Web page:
Alix Zwane, CEO of the Global Innovation Fund, discussed at a Distinguished Speaker Seminar how alleviating poverty and reducing fragility requires a pro-development, market-based approach.
In 2017, Alix Zwane visited a rural school in Northern Ghana where an organisation called Lively Minds is delivering a community volunteer programme. Although Ghana has universal pre-school provision, the teacher:student ratios are usually around 45:1. This programme brings in mothers to look after Montessori-style work stations, allowing children to experience a ratio of around 5:1 or 6:1. The results include reduced teacher absenteeism, improved cognition patterns for children, and the empowerment of the local, often illiterate women who are engaged in volunteering.
A few days later, in Accra, Zwane came across ‘The Impact Hub,’ an incubator and co-working space full of entrepreneurs who are ‘dreaming big, and thinking about building markets, not just selling into them.’
‘It’s an hour’s plane ride from one of those worlds to the other,’ she said, ‘and that’s increasingly what the experience of international development is like. Poor, marginalised people like the volunteers that Lively Minds work with are also potential customers of skilled entrepreneurs who come from the same local context that they do ... So we have to think differently, those of who are engaged in the business of aid.’
Zwane pointed out that neither Lively Minds nor the Impact Hub is the type of organisation to attract aid funding. But nor are they targets for traditional capital: as young firms the financial returns they may deliver will come over a much longer term than most investors can work with.
So, she said, ‘I want to talk about a case for a different approach, a complementary approach to development finance, to help us to think about how to address this new world in which Lively Minds and the Impact Hub in Accra exist in very close proximity to each other.’
Over the past 200 years, the percentage of the world’s population living in extreme poverty has dropped dramatically. Literacy rates have increased: two hundred years ago only the elite 12 per cent had the ability to read. Today those numbers are flipped and it’s 12 per cent or so who do not.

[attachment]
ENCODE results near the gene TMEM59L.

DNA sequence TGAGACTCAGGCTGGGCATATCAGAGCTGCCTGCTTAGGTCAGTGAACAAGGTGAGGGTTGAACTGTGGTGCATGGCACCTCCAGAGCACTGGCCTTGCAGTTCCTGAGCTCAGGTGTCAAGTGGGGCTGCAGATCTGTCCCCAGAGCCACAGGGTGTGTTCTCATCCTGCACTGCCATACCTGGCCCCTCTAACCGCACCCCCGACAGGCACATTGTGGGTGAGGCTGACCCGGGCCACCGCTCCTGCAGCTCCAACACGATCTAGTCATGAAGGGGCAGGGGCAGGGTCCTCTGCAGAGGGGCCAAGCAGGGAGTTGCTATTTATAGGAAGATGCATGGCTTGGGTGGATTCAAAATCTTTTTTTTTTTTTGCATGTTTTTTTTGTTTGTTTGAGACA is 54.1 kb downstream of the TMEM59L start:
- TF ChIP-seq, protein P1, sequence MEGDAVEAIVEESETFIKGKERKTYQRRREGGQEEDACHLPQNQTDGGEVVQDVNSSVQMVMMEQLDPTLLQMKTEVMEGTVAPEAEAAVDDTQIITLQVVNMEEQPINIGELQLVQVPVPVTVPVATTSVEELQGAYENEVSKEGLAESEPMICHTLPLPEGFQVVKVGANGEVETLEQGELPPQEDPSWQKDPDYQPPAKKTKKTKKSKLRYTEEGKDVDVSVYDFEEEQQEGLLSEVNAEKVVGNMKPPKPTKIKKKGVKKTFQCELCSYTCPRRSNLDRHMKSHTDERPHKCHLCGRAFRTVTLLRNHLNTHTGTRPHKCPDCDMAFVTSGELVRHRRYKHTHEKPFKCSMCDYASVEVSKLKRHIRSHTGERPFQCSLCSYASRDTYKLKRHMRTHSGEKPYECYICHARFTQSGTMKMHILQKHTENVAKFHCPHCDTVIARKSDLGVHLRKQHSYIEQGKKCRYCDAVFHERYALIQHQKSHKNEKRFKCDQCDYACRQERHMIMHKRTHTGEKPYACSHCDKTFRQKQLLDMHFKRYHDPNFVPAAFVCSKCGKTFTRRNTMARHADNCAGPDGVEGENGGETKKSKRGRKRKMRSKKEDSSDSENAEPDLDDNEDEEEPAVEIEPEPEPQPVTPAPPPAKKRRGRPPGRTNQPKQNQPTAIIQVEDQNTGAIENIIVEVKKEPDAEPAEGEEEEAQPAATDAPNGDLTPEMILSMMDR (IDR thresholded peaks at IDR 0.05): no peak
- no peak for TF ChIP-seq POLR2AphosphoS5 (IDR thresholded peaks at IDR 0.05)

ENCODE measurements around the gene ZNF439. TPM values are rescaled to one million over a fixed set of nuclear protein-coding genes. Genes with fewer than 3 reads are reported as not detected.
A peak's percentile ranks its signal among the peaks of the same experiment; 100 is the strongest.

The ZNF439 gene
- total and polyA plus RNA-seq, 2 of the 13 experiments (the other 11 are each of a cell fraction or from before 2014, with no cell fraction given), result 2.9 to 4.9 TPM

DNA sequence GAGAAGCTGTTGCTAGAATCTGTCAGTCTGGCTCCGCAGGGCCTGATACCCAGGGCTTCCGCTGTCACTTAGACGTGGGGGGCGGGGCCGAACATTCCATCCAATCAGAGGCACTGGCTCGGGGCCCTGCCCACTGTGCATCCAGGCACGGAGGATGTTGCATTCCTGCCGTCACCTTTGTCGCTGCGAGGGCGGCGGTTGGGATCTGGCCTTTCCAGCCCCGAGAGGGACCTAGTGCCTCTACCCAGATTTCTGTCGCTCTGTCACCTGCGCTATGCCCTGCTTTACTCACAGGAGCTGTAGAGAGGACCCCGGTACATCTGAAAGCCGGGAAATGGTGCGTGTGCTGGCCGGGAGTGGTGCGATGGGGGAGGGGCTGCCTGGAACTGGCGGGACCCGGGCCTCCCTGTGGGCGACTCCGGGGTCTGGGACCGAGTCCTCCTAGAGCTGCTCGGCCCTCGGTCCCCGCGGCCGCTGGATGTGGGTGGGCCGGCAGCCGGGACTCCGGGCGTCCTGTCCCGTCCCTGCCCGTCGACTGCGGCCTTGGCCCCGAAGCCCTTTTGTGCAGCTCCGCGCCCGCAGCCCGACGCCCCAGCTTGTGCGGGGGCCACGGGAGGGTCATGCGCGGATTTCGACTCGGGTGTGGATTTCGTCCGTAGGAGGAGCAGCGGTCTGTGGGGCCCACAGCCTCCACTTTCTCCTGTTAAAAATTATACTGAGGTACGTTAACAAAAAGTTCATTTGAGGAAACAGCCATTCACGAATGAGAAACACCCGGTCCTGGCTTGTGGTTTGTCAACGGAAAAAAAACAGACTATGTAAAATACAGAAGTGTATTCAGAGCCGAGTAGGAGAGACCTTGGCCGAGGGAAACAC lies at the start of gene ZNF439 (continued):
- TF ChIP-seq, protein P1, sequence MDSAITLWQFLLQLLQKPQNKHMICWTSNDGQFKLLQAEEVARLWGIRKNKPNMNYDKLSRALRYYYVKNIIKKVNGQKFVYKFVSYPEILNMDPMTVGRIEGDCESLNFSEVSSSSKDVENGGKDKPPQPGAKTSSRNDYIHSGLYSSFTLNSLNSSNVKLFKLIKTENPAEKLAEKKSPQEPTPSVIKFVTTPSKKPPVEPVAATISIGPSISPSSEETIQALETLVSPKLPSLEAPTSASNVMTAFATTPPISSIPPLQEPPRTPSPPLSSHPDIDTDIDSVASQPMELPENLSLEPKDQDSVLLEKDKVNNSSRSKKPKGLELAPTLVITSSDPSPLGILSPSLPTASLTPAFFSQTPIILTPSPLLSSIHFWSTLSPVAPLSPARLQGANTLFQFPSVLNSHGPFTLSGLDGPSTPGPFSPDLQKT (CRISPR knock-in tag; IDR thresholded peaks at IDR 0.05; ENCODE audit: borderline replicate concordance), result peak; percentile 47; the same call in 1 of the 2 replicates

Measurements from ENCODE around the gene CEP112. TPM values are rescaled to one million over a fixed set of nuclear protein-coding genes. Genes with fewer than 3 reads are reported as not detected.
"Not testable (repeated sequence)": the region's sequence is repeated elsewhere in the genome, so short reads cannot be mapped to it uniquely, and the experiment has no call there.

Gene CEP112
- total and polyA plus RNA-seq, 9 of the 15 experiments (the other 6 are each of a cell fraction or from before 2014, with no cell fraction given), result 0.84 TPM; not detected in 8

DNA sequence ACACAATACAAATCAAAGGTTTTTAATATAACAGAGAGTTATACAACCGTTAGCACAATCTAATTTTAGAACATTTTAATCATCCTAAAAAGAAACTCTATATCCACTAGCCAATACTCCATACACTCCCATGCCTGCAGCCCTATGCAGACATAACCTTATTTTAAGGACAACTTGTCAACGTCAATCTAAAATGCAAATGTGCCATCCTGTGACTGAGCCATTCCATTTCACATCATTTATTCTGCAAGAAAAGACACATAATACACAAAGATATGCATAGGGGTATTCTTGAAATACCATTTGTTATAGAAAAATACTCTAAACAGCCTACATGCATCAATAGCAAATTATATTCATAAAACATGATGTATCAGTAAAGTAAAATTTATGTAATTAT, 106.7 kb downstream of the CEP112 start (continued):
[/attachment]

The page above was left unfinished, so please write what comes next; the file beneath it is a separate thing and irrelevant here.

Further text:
‘Where poverty does exist, where deprivation does exist, it’s increasingly found in fragile places, said Zwane. The definition of fragility included post-conflict and conflict settings, but also covered places that struggle with institutional capacity and other economic and governance challenges that leave them vulnerable to shocks:
It is difficult to make such places attractive to private capital from outside, while local private capital is likely to be weak and shallow. What are the appropriate types of development finance to accelerate economic growth and help pull themselves out of the cycle of crisis and poverty?
Zwane was clear that official government aid remains a key part of the solution for helping people living in fragile places: ‘Aid has been absolutely vital in responding to humanitarian disasters, disease outbreaks, providing global public goods and improving health and security for poor people, particularly where markets don’t work.’
Remittances from diaspora populations are often discounted, but they can play an important part in supporting entrepreneurs and entrepreneurship. However, they cannot necessarily follow firms past the friends-and-family stage, when you begin to need relatively larger amounts of capital as you grow your business.
Development finance institutions
DFIs take public money and invest in companies. Like private equity firms, they don’t want any investment to lose money. Everything should make a little bit of money – unlike a venture capital portfolio, in which as long as you have one home run, you don’t mind if nine out of ten investments fail.
‘The challenge for the DFIs has been the D,’ said Zwane. ‘The shareholders of these institutions regularly challenge them to demonstrate that the work that they’re doing helps the poor and contributes to inclusive work.’
Bridging the pioneer gap